Bedouin, derived from the Arabic “badawi”, a generic name for a desert-dweller, is a term generally applied to Arab nomadic groups, who are found throughout most of the desert belt extending from the Atlantic coast of the Sahara via the Western desert, Sinai, and Negev to the eastern coast of the Arabian Desert.
They are traditionally a nomadic people, although many of them have settled permanently and become fellaheen (land workers). The largest Bedouin locality in Israel is Rahat. The Israeli government encourages Bedouins to settle as permanent residents of towns. A large portion of Bedouins volunteers for the Israeli army, although they are generally not required to.
The Negev Bedouin Arab Community, which numbers about 100.000, some 25% of the region’s population, is in the midst of a radical social and economic transition. While many Bedouin have adapted with relative ease to a modern life style, many others are caught between the familiarity of old traditions and the sometimes fearsome lure of the new.
Traditionally the Bedouin were organized into nomadic or semi-nomadic tribes, which lived by raising sheep, goats, and camels and engaging in seasonal agriculture. After the establishment of the State of Israel in 1948, the mobility of the Bedouin was greatly restricted, making the traditional lifestyle and economic pursuits no longer viable for the vast majority of the community. In the late 1960 and early 1970, the government began implementing plans to settle them into seven urban-style towns in the northern Negev. Approximately 50% of the Bedouin live in these towns. The remaining 50% who prefer to live in non-urban, agricultural-based settlements have resisted government efforts to resettle them.
Thus, within the last five decades the Negev Bedouin community has undergone a radical process of change, modernization, and urbanization. The transition has been costly in terms of social and economic development, and signs of distress are evident. There are increases in the rates of unemployment, crime and drug usage. The educational discrepancy that begins in elementary school culminates at the university level. For Negev Bedouin, there are two university graduates per 1000, while the national average is 80 per 1000.
The problems are growing; children are more than 65% of the population, which is increasing by 4.8% per year – one of the highest growth rates in the world. The results of a recent survey among Bedouin teenagers reflect strong feelings of alienation and hostility to the state of Israel. Tensions could lead to a breakdown of trust and to long years of unrest.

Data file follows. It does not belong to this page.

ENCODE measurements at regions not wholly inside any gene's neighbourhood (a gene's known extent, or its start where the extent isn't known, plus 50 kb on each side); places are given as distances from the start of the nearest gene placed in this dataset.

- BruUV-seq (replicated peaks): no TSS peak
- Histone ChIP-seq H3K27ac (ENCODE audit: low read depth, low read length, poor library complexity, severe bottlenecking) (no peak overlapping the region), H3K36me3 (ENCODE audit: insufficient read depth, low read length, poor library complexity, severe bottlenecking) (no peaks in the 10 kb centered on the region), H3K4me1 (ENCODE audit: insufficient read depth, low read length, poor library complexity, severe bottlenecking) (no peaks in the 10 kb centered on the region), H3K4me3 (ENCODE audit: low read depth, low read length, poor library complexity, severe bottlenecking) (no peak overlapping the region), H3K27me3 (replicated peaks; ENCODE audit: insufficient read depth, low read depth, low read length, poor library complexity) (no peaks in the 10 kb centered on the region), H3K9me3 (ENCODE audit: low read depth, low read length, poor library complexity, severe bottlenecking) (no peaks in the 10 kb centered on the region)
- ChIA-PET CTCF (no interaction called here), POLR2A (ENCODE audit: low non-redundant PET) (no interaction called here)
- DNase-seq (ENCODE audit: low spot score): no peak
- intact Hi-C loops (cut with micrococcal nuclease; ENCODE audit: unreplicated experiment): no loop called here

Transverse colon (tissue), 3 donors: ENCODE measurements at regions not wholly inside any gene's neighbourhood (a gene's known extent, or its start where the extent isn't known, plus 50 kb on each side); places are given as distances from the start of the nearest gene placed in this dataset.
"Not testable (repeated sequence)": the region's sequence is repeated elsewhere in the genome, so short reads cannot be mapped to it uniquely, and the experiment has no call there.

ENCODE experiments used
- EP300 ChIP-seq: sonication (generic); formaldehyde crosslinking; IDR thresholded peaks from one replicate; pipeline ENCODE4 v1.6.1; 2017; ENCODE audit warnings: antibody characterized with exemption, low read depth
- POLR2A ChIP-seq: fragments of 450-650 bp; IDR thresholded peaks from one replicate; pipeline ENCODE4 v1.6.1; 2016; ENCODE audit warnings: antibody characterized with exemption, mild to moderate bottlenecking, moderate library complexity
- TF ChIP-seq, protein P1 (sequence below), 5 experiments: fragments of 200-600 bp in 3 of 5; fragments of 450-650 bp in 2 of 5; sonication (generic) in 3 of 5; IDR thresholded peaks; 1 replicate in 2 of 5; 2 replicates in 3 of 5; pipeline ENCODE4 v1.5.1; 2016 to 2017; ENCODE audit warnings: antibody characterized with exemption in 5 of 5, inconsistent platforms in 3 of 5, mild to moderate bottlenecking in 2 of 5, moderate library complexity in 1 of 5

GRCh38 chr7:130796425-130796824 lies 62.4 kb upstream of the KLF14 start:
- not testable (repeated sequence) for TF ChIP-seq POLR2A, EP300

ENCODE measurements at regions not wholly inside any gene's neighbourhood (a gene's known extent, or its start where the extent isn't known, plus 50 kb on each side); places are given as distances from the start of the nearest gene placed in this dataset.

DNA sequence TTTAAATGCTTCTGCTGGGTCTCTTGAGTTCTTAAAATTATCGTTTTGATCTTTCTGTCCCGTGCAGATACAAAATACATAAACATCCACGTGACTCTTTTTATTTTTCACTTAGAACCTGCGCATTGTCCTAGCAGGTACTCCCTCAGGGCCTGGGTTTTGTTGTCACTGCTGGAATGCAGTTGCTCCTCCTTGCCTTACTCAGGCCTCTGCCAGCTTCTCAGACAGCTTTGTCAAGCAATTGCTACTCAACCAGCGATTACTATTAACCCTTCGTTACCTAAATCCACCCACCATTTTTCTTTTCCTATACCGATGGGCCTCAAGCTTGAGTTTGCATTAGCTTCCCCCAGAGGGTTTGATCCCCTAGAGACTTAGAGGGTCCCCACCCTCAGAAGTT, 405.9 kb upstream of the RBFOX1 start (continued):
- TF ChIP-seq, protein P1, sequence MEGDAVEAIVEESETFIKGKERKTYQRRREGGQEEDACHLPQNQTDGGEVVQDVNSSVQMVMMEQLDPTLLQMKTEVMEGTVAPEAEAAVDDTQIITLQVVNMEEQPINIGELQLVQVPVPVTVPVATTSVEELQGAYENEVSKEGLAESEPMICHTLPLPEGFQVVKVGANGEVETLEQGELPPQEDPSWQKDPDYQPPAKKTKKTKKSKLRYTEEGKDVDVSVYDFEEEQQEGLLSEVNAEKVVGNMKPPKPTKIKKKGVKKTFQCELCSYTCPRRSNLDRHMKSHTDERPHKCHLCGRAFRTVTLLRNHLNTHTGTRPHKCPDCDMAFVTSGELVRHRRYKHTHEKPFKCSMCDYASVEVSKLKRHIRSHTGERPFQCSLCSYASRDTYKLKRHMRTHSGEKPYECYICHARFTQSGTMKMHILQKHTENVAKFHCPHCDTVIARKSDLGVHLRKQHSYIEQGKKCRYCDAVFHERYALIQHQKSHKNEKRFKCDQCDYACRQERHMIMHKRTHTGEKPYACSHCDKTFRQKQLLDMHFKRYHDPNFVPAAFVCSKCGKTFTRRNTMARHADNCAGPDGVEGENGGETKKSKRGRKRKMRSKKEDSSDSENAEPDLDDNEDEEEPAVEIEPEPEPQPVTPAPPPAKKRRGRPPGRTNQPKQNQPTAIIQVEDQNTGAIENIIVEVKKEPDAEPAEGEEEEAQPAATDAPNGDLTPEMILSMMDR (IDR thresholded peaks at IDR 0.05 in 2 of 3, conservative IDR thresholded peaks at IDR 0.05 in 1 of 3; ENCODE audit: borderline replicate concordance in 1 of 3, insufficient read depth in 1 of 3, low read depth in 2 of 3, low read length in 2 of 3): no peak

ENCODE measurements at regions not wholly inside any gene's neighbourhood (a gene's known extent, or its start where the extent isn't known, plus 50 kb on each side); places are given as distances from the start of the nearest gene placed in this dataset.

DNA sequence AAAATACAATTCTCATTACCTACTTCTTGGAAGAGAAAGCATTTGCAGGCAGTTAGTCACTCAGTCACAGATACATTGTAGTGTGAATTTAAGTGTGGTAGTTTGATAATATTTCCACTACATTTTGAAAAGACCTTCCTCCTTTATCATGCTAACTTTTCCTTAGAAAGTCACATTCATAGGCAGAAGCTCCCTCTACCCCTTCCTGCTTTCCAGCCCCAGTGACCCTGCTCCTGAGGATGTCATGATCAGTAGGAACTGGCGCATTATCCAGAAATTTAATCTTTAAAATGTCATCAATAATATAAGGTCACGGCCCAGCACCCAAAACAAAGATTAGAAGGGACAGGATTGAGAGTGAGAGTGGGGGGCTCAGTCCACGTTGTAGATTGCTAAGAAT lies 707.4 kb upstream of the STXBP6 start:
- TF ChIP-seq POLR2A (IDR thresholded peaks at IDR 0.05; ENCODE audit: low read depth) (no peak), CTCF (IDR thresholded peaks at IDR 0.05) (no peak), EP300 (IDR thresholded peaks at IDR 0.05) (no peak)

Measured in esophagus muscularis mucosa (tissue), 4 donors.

There have been many studies of Bedouin life, and their history and customs are extensive. Below you will find a few examples of Bedouin traditions:
Bedouin Judgement: If two people or two groups are in logger-heads, they can
go to a Bedouin Judge who can absolutely sentence the criminal.
Camel Racing: In the areas where there are many Bedouin tribes, they organize
a camel race monthly or annually. The owner of the camel that wins the race
is recognized as a very important person among the people he lives with.
Bedouin Wedding: A wedding is organized after the groom asks for the hand of a
beautiful bride. She is carried on a camel covered by a special cottage built on
the camel’s back. Mensaf (traditional Bedouin meal) is offered to celebrate the
Following Footprints: The Bedouin can follow footprints and determine when someone
has passed by and whether the footprints are due to a man or woman and even
if the woman is pregnant.
Bedouin Fashion: Women can wear a black garment decorated beautifully on the
chest while the head and face are protected with a special cover called the
Bourque. The Bedouin women are very proud to wear expensive jewels
especially the Ottoman necklace. Men usually wear long garments, mostly white
with a red headdress and a black headband called a Kaffia.
Bedouin Hospitality (Coffee): The Bedouin person is well known for his hospitality,
so when the guest comes there are three expressions for pouring coffee:
• El-Heif – The first cup to be poured and tasted by the Bedouin
person to let the guest feel safe.
• El-Keif – The second cup of coffee to be poured and tasted by the
• El-Dheif (cup of the guest) – The third cup of coffee to be poured.
The guest drinks it.
Harvesting Process: The Bedouin community is an agricultural community,
therefore there is what is called “cooperation” at harvest time, when all
relatives and friends gather to cooperate the harvest.
Bedouin Food: The Bedouin are very skillful in making special foods for
themselves and their guests. Mensaf, the most well known meal consists of rice
covered with meat (beef or lamb) which is cooked with yogurt. Pine nuts are
tasteful when added.
Feeding the Guest’s Horse: One of the beautiful habits of the Bedouin is that
when a guest arrives on horseback, the Bedouin asks permission to feed the
Directions: The Bedouin are very intelligent, using stars and planets at night and
following the footprints of man and animal during the day to determine exactly
where they are headed.
The Mourning Dinner: When someone dies, his family invited all relatives and
friends to dinner, which is usually “Mensaf”.
Sheik’s Stamp: The Sheik is the leader of the tribe. Instead of signing an
agreement, he has a stamp on which his name is written to give his approval.
Child Aqiqa (Mourouq): This Arabic expression means that when a child is born,
a lamb or goat is sacrificed. Then the meat is given to neighbors and poor
people in the area.
Bedouin Revenge: The Bedouin person defends the dignity of his family and tribe
by taking revenge (killing) the offending party.
Love: The Bedouin love a love story and all must have a happy ending.
Ramadan: Ramadan is the holy month for Muslims. The Bedouin very much enjoy
this period of fasting, and the evening meal that they share with relatives is
followed by many sweets.